Researchers Claim Flint, Michigan’s Water is Improving, Federal Judge Rules Otherwise 

On Friday, researchers reported that the water in Flint, Michigan has improved significantly.

The annoucement came after lead detection tests on 100-plus homes throughout Flint had been completed. More than 50 percent of the homes tested did not have detectable levels of lead.

That very same day, contrarily, a federal judge ruled that Flint’s water remains unsafe for a large number of residents. 

David Lawson, U.S. District Judge for the Eastern District of Michigan, denied the state’s request to delay a November order requiring that it deliver water to Flint residents and verify that homes have functioning water filters.

Judge Lawson ruled that Flint’s water is still unsafe for households without properly installed or maintained filters. He ordered that officials for both Flint and the state of Michigan must deliver multiple cases of bottled water to those households on a weekly basis, according to The Detroit Free Press.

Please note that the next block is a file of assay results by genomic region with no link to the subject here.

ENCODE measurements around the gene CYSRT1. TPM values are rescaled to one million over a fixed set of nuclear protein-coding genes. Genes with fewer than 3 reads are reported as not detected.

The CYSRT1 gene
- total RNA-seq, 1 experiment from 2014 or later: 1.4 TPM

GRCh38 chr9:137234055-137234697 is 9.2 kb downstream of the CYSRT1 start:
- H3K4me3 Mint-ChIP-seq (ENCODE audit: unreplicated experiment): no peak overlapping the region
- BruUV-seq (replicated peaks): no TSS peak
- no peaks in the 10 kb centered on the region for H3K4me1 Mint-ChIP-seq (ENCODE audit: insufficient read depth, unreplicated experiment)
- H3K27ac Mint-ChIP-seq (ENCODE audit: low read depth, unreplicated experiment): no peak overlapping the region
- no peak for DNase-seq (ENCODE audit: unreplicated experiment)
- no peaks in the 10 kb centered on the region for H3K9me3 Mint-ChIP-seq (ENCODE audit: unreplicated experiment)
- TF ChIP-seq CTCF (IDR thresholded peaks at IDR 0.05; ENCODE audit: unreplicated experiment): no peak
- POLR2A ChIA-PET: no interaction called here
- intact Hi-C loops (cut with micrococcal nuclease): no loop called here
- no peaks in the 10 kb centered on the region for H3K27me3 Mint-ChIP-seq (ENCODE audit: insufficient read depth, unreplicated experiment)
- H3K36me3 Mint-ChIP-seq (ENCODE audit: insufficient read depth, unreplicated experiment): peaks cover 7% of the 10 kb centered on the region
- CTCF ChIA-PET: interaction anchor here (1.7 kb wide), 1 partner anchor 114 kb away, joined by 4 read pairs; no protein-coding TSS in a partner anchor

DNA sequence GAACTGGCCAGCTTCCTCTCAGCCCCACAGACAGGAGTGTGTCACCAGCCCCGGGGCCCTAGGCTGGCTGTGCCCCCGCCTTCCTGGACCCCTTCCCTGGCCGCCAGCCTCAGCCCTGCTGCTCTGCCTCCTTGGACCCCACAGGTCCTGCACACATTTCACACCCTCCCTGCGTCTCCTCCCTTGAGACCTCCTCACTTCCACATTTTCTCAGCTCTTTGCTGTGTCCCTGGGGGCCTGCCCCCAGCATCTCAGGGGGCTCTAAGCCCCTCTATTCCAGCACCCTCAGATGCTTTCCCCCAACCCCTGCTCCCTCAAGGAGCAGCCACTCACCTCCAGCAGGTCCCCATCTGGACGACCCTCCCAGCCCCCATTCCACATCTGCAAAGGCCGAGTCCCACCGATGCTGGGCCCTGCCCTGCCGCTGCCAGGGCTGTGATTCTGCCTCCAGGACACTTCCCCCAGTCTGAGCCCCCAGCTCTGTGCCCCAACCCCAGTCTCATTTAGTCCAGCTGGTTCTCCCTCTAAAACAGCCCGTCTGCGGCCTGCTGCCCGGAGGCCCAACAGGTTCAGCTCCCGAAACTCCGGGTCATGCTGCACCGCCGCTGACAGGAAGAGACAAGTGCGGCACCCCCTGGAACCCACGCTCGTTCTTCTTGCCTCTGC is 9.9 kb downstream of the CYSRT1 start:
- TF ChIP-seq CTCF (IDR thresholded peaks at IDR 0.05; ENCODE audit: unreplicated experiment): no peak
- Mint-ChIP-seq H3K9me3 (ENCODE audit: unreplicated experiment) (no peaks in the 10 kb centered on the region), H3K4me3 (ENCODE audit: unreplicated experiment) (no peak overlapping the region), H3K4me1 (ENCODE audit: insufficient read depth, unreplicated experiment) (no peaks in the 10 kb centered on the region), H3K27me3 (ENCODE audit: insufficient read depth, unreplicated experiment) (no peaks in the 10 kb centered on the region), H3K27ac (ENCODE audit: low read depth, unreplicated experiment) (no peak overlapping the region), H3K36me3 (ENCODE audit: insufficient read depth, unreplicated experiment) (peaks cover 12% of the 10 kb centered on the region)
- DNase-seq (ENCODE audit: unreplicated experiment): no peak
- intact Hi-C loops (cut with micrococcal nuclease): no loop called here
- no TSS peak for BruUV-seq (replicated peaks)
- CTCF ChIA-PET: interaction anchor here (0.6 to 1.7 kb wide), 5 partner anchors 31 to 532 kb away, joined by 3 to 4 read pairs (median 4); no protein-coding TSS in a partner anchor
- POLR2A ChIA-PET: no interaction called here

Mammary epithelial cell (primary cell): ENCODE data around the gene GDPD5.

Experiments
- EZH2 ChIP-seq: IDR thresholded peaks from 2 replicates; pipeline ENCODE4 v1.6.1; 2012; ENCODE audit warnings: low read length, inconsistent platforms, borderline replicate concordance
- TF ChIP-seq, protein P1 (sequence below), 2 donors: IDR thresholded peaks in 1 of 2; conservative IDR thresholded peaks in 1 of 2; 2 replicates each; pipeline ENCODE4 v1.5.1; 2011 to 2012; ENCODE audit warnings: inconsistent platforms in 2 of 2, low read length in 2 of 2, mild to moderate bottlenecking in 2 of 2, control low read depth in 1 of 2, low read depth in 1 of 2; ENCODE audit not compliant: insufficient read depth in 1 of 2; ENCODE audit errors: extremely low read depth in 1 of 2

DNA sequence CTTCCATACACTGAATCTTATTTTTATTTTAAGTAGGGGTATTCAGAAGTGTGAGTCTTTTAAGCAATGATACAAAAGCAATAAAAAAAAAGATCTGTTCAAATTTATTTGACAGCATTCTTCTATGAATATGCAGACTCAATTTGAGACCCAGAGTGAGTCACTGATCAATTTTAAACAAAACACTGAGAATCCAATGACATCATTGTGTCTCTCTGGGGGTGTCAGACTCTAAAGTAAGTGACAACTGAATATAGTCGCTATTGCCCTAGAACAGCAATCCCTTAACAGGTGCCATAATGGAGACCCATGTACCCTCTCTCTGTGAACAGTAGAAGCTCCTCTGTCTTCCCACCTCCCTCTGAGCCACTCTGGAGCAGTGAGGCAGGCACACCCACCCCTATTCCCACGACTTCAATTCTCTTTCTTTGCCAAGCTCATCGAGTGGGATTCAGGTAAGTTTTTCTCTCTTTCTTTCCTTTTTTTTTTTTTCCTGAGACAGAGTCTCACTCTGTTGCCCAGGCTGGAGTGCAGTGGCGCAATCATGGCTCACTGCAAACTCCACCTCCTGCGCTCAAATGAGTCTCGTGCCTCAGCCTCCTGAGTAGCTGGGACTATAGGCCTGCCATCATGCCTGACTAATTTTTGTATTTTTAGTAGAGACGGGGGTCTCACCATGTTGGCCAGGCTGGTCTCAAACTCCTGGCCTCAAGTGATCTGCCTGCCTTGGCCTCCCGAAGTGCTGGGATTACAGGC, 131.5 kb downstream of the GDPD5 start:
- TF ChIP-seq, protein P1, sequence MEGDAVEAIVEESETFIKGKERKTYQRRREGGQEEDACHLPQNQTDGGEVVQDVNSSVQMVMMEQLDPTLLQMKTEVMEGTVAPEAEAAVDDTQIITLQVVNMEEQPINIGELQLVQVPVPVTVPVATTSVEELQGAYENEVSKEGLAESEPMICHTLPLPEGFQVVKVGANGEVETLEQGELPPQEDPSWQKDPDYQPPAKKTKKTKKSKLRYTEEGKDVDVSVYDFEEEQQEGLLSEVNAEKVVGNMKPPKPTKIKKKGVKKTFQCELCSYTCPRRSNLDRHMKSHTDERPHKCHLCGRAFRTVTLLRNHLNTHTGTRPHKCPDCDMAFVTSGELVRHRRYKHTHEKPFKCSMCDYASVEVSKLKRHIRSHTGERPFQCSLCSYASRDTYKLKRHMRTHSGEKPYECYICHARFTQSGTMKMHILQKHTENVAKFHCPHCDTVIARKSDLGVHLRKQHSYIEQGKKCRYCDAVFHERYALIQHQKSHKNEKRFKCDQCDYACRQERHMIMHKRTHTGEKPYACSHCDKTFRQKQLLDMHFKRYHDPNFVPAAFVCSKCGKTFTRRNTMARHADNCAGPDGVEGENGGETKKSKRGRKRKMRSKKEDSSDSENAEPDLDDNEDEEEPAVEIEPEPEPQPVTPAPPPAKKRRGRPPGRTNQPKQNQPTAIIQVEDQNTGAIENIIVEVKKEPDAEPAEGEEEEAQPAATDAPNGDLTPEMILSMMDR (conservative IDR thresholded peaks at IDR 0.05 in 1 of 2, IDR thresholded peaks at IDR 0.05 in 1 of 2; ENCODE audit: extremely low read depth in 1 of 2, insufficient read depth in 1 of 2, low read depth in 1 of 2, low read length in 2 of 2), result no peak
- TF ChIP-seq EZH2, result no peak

Flint’s water contamination, which initially flooded headlines in early 2015, is the result of inadequate pipe corrosion treatment to the Flint River. For nearly two years, the mishap caused lead to leach into the water, which is utilized and consumed by roughly 100,000 residents. 

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